|I never worry about diets. The only carrots that interest me are the number of carats in a diamond. - Mae West|
Diamond Color Grading, Clarity, Carats and Flaws (Inclusions)
The color of a diamond is determined by nature. Customarily, the closer the diamond is to colorless, the more valuable it is. The less yellow within the diamond, the higher on the color scale the diamond will be graded. Color grades D, E and F are the rarest.
GIA Color Grading Scale:
Clarity is a measure of the purity of the diamond, that is, the number and extent of the flaws. Generally speaking, the fewer the flaws, the more valuable the diamond. Completely flawless diamonds are extremely rare. Barely a few hundred "FL" diamonds are produced per year worldwide.
Diamonds, being natural stones and created deep beneath the earth, almost always contain tiny traces of natural elements locked inside. These elements are called inclusions, although they may also be referred to as birthmarks, because they are formed naturally and are unique to each stone.
The GIA scale for Clarity is shown below.
Even though any scale is subjective, the GIA scale has specific criteria that are used to differentiate between the different grades:
The definition of a carat is a unit of weight for precious stones. However, it is important to know that the size of the stone has nothing to do with its weight. Two diamonds of the same weight can be very much different in size. For example, when a diamond is cut deep and narrow, it will look much smaller than another diamond of the same weight that is cut shallow and wide.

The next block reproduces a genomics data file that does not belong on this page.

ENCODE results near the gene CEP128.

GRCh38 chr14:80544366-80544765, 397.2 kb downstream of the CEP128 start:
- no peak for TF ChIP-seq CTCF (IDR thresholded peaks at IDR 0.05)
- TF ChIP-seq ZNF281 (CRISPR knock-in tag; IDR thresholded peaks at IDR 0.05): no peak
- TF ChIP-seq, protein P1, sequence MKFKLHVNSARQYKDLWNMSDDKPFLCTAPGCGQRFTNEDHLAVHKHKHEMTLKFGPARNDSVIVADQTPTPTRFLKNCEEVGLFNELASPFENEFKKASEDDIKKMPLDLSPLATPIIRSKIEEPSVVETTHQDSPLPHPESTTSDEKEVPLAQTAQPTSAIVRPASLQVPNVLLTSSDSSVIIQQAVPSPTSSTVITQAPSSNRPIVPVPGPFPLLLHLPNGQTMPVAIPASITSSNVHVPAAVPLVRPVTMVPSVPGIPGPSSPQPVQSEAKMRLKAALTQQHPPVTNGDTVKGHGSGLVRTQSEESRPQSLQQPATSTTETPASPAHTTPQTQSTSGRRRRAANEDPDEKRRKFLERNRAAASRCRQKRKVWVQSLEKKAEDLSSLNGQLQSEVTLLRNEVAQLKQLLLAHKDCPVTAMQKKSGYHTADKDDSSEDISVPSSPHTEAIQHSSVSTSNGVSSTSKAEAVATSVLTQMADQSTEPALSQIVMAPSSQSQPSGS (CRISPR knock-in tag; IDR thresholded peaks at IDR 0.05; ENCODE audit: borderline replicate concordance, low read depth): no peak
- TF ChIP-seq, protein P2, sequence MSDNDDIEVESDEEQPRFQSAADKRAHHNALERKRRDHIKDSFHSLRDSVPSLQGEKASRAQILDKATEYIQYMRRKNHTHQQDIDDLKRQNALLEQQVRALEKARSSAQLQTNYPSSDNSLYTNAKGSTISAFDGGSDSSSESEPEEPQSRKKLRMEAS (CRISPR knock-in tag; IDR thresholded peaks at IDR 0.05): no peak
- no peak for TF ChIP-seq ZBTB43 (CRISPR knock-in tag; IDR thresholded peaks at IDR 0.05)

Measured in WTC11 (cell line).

One carat is equal to 200 milligrams. One carat can also be divided into 100 points, usually when referring to a smaller diamond. So, a .75 carat diamond is the same as 75 points or 3/4 carat diamond. Diamonds are weighed on an extremely accurate digital balance.
The weight of a single stone is shown as “ct.” “ct TW” refers to the total weight of multiple stones.
The natural flaws in diamonds are called inclusions, also know as flaws. There are many different types of flaws and many cannot be seen without magnification. The most common flaws are as follows.
By far, the most common flaw is tiny light or dark crystals in diamonds that appear by themselves or in clusters. If the dark crystals are all clustered together in the stone (known as a cloud) the clarity of the diamond is effected.
Diamonds are made of carbon but they start out as carbon’s more common form, graphite. Sometimes they do not fully crystallize and therefore can contain specks of black carbon. This results in very small black blemishes on the surface of the stone. These are found less frequently than pinpoint inclusions.
These are small feather-like cracks within the stone, comparable to the look of an ice cube when it cracks. Small internal feathers do not affect the durability of the diamond, except for lessening the clarity rating of the diamond. However, large feathers can ruin a stone if they reach the surface and the diamond is accidental hit thereby cracking the stone or even splitting it apart.
Clouds are internal clusters of hazy areas, made up of small crystals. They are so small they cannot be seen individually. But in whole, they dull the diamond.
This is a small crystalline development that grows within the diamond and looks much like a small diamond within a larger diamond.
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